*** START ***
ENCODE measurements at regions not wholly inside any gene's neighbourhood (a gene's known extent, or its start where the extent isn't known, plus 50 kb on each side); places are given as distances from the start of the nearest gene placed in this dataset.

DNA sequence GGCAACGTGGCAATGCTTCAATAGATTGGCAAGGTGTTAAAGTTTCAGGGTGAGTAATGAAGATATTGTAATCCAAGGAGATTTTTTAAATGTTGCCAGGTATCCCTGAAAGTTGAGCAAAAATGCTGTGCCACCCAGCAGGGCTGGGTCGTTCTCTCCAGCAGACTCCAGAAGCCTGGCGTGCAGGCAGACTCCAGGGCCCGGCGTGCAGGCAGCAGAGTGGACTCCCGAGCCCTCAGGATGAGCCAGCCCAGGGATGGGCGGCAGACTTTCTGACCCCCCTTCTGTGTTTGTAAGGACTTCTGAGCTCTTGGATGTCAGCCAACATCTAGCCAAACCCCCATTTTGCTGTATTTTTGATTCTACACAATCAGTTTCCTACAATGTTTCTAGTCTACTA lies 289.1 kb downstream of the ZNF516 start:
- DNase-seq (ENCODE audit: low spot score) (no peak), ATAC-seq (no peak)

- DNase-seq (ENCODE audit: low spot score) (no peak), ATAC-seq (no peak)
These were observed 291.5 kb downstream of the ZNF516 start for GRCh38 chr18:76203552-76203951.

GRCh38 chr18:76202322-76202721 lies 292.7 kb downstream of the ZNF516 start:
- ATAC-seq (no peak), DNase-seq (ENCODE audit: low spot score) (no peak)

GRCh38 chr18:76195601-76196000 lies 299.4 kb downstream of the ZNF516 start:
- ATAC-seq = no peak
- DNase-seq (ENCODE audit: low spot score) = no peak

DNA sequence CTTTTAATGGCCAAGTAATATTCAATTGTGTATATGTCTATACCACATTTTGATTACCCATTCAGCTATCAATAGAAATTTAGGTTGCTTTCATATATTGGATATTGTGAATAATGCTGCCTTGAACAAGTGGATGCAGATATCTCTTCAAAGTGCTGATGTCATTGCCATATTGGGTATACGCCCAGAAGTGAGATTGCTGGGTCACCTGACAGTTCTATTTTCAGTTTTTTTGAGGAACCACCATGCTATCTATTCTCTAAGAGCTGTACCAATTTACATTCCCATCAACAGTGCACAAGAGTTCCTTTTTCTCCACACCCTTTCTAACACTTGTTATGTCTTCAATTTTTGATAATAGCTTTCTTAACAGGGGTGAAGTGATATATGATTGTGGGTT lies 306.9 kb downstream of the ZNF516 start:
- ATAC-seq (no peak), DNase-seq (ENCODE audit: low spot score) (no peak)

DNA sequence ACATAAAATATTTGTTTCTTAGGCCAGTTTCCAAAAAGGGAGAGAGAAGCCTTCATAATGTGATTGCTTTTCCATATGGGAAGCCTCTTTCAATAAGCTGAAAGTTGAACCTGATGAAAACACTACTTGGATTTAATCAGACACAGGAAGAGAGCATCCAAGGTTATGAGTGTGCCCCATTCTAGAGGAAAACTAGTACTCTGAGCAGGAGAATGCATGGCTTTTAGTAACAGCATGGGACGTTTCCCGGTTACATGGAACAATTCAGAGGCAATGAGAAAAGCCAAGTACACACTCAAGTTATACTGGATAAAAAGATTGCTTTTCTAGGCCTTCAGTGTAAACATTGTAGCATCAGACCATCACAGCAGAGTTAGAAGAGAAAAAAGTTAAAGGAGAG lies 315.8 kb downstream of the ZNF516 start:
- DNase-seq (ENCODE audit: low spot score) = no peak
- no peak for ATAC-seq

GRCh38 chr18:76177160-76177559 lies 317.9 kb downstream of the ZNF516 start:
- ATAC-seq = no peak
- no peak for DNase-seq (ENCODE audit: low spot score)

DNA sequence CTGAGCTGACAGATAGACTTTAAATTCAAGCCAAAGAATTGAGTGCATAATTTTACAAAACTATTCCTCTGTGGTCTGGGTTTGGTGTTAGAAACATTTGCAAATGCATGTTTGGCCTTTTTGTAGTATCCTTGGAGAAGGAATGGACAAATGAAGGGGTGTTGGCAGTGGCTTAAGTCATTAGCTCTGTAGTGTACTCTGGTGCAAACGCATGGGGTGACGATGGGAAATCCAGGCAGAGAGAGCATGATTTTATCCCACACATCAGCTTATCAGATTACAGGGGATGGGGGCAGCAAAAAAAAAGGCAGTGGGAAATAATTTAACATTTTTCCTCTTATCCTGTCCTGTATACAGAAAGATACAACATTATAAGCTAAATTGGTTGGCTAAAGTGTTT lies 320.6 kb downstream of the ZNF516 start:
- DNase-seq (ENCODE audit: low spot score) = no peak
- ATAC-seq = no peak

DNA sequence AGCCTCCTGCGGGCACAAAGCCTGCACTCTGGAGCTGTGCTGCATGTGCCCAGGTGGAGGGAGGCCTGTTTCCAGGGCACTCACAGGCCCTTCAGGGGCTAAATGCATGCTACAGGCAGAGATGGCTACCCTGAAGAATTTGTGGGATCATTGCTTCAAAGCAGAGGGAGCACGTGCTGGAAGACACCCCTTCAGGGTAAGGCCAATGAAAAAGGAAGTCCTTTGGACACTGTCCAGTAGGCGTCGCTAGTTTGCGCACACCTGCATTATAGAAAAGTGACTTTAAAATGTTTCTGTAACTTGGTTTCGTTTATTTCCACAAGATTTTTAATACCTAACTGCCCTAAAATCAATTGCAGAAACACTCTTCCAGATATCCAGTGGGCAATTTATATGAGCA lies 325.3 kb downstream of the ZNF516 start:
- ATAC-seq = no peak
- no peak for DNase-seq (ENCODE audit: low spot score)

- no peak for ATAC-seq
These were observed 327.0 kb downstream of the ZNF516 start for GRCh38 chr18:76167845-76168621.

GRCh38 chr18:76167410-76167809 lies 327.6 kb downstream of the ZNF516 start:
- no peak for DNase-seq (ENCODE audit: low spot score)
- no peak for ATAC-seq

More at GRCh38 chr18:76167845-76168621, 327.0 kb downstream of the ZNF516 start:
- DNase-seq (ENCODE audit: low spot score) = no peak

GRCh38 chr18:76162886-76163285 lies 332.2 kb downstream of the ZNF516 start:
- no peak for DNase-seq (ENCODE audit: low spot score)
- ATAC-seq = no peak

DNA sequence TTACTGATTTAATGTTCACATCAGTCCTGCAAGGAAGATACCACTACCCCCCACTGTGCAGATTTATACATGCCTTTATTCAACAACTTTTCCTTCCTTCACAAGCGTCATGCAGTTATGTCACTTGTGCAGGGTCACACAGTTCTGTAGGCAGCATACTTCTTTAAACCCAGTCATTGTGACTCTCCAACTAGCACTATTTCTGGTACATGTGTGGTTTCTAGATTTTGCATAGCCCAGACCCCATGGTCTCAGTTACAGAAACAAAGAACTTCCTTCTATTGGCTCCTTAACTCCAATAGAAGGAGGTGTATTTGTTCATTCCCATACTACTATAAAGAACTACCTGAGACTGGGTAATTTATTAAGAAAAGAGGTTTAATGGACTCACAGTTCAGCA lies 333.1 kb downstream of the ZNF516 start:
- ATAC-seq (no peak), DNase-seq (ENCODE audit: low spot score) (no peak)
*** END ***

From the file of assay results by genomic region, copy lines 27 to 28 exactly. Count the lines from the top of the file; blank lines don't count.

GRCh38 chr18:76167410-76167809 lies 327.6 kb downstream of the ZNF516 start:
- no peak for DNase-seq (ENCODE audit: low spot score)